Fracking is a bridge to nowhere

First published in the Chronicle Journal Jan 11, 2016

For Canada and other parties to the recent Paris climate change agreement to meet their commitment to keep warming well below 2 degrees Celsius, “‘plan A’ must be to immediately and aggressively reduce GHG emissions.”
Why? Because there’s no plan B.
That’s not the cry of crazy environmentalists. That’s the cool-headed conclusion of a recent study in the journal Nature Climate Change entitled “Biophysical and economic limits to negative CO2 emissions” assessing the potential of what are called NETs (negative emissions technologies), which are designed to remove carbon dioxide from the atmosphere.

If NETs were viable, we could ease into the inevitable transition to renewable energy.
Problem is, they don’t work. As the Nature Climate Change authors conclude, “there is no NET (or combination of NETs) currently available that could be implemented to meet the (below) 2 degrees Celsius target without significant impact on either land, energy, water, nutrient, albedo or cost.” Check out their conclusions for yourself (

Which brings us to hydraulic fracturing (“fracking”) for natural gas, which burns cleaner than crude oil and coal. Many, President Obama included, see fracking as a bridge to a clean energy future.
But as bridges go, fracking is a bit shaky.
Consider the earthquakes. The B.C. Oil and Gas Commission reports that fracking conducted by a company called Process Energy (which is owned by Malaysia’s Petronas) triggered a 4.4-magnitude earthquake that was felt in Fort St. John and Fort Nelson, B.C. in August 2014. In August 2015 the company suspended fracking operations after a 4.6 magnitude quake in northeastern B.C.
Which is bad. But not Oklahoma bad.
Oklahoma rang in the New Year with 70 quakes in the first week of 2016. The largest measured a magnitude of 4.8.
A state report prepared last year by the Oklahoma Geological Survey (OGS) noted a connection between hydraulic fracturing and some earthquake “swarms,” and state officials say there’s a potential risk to the public due to the increase in quakes. Experts say the quakes are likely being caused by injection wells, which are particularly deep wells into which drilling byproducts and wastewater are injected.
“The OGS considers it very likely that the majority of recent earthquakes, particularly those in central and north-central Oklahoma, are triggered by the injection of produced water in disposal wells,” the agency said.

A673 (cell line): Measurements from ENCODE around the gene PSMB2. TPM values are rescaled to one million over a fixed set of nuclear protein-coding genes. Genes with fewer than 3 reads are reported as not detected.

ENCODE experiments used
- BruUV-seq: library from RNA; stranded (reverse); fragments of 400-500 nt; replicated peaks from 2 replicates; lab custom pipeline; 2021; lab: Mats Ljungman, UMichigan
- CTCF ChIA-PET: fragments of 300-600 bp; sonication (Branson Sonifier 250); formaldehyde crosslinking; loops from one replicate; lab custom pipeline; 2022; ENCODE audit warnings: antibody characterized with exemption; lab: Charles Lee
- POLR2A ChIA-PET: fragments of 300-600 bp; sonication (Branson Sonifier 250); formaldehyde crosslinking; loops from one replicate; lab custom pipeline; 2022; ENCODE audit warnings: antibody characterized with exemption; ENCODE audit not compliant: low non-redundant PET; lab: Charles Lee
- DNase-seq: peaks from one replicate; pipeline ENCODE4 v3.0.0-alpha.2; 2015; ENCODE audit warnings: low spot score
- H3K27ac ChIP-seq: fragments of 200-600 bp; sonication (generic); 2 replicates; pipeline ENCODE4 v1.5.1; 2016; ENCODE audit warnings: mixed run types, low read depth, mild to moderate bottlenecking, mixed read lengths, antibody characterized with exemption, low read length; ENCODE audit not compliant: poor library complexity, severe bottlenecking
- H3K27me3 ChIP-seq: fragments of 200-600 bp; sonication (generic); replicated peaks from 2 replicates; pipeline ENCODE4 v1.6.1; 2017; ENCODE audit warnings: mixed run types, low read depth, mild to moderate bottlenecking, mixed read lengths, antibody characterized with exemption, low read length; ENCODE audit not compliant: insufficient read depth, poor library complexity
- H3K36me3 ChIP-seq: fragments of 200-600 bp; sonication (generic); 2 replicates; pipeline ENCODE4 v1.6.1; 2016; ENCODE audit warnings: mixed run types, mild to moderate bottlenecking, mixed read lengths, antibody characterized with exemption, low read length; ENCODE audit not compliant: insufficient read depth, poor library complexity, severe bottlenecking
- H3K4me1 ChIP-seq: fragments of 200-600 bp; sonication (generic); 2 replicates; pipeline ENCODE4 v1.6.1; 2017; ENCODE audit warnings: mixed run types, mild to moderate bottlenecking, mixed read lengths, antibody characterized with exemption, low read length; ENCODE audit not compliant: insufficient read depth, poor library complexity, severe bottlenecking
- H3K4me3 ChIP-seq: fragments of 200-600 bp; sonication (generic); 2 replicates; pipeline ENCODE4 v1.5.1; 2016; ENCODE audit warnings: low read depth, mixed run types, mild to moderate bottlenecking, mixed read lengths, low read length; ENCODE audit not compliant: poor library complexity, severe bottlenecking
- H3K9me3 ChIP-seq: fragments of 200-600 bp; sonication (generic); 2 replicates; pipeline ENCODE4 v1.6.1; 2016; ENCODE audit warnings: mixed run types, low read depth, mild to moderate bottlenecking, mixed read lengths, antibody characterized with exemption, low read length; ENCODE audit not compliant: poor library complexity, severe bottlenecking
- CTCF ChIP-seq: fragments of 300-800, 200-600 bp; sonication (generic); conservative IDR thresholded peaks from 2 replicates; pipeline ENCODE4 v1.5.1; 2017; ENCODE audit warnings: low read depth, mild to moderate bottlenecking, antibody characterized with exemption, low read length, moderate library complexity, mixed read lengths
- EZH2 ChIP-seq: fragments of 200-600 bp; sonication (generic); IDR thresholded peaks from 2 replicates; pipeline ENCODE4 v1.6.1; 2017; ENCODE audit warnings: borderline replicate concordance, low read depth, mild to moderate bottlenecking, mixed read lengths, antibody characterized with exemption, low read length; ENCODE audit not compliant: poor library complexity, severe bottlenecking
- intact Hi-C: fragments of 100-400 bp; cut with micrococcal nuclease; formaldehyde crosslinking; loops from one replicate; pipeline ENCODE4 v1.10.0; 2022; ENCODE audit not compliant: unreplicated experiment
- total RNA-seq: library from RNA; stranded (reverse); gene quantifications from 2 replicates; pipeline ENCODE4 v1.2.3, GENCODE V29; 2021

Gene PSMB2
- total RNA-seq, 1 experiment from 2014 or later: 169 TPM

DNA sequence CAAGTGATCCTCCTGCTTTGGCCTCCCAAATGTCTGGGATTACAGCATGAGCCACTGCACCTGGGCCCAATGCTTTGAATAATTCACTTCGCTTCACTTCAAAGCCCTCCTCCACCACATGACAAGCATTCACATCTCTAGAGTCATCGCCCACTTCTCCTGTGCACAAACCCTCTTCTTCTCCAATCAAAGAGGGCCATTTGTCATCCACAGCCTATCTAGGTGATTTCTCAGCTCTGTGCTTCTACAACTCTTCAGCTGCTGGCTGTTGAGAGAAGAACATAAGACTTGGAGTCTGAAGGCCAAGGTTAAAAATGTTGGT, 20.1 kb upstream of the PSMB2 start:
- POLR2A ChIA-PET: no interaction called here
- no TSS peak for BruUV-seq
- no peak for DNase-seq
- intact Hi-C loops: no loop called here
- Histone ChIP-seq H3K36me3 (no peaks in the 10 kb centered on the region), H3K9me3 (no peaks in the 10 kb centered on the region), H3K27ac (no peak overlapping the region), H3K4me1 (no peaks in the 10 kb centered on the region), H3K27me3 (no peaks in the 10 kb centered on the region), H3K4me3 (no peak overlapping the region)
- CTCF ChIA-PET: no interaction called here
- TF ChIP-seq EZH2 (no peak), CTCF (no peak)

Which is bad. But not California bad.
California Governor Jerry Brown recently declared a state of emergency in response to a leak of a natural gas storage well in Los Angeles equivalent in scale to the BP oil spill in the Gulf of Mexico in 2010, except that it’s on land in a densely populated community. Local residents are sick, and thousands have been evacuated from their homes.
The leak, buried deep in the ground at a giant gas field that stores energy for distribution around Southern California, now accounts for about 25 per cent of the methane emitted in California each day. Methane is a highly potent greenhouse gas that contributes to climate change. How potent? Methane is 80-times more potent than carbon dioxide over a 20-year timeframe.
In a precautionary move, the Federal Aviation Administration has declared the air space over the neighbourhood a “no fly zone.”
The well has been leaking since Oct. 23, 2015, making it the single largest contribution to climate change in the state.
The company responsible for the spill, the Southern California Gas Company, is constructing a relief well to fix the problem. The new well will have to reach more than 8,000 feet underground so engineers can inject additional liquids and then permanently cap the leaking well with cement.
What could go wrong?
Well, according to a study published last summer in the journal Environmental Science & Technology, natural gas gathering facilities, which collect gas from multiple wells, lose approximately 100 billion cubic feet of natural gas every year. Which is about eight times more than the estimates relied on by the U.S. Environmental Protection Agency.
Which is bad. But not Congress bad.
On Dec. 18, the U.S. Congress voted to lift the 40-year-old ban on oil exports as part of an omnibus budget bill. According to the Economist magazine’s analysis, this move will likely give the fracking industry a fillip, increasing the market for the light, sweet crude pumped out of America’s shale deposits.
If oil prices recover from their prolonged slump, the lifting of the ban on oil exports lobbied for by the oil and gas industry is likely to encourage shale-oil producers to pump even more oil, continuing America’s natural gas revolution.
Which isn’t exactly in line with plan A.
Which is a problem, given that there’s no plan B.
Jason MacLean teaches environmental law at Lakehead University and writes here biweekly.